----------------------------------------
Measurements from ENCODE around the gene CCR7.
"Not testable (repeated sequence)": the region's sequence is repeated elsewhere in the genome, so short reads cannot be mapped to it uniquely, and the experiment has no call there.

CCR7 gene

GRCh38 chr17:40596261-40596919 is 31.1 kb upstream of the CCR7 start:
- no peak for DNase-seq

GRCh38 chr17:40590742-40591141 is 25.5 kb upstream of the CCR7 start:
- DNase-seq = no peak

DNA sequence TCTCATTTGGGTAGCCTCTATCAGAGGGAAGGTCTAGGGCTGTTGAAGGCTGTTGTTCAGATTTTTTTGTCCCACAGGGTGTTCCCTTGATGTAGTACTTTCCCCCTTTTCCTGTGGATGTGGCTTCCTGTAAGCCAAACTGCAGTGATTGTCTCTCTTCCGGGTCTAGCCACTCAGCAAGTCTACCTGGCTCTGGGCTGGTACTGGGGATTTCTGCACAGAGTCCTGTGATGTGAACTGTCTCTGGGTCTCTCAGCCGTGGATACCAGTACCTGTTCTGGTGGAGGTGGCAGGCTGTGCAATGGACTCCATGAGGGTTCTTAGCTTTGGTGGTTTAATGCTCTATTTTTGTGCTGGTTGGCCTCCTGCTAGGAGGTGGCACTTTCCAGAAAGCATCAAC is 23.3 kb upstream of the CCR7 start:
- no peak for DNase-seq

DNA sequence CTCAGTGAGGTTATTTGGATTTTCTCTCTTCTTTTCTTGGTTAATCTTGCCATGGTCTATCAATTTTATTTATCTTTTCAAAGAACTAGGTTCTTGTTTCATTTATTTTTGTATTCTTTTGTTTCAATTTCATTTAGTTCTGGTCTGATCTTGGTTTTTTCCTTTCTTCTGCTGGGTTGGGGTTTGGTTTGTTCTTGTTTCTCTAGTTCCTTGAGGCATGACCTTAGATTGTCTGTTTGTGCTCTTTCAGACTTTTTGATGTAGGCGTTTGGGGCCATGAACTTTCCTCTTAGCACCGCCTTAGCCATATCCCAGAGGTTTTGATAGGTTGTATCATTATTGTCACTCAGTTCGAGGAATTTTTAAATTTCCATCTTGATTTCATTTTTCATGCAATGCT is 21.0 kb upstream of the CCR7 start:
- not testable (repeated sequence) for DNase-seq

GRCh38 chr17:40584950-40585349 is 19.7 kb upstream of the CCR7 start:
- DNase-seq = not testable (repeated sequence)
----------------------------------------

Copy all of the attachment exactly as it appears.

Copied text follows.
Measurements from ENCODE around the gene CCR7.
"Not testable (repeated sequence)": the region's sequence is repeated elsewhere in the genome, so short reads cannot be mapped to it uniquely, and the experiment has no call there.

CCR7 gene

GRCh38 chr17:40596261-40596919 is 31.1 kb upstream of the CCR7 start:
- no peak for DNase-seq

GRCh38 chr17:40590742-40591141 is 25.5 kb upstream of the CCR7 start:
- DNase-seq = no peak

DNA sequence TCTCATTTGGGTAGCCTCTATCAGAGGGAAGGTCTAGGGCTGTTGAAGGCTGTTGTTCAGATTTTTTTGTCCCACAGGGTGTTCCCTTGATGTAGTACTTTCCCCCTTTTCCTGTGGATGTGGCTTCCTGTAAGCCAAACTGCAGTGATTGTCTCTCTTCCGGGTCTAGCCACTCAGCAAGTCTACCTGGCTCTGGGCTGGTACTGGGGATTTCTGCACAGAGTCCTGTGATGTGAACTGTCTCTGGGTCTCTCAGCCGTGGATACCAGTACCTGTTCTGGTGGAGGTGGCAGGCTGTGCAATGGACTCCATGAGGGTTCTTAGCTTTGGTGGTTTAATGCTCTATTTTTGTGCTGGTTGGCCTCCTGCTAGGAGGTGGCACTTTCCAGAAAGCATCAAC is 23.3 kb upstream of the CCR7 start:
- no peak for DNase-seq

DNA sequence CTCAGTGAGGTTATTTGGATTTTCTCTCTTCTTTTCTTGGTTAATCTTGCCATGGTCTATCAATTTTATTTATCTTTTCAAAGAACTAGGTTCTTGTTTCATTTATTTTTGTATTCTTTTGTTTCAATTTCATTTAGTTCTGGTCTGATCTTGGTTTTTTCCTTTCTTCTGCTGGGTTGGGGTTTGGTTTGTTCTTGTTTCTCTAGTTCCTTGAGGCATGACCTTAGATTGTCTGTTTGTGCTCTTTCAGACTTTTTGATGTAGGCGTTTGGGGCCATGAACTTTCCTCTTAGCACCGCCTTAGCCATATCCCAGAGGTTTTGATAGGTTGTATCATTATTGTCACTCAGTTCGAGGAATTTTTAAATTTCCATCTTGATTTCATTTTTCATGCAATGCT is 21.0 kb upstream of the CCR7 start:
- not testable (repeated sequence) for DNase-seq

GRCh38 chr17:40584950-40585349 is 19.7 kb upstream of the CCR7 start:
- DNase-seq = not testable (repeated sequence)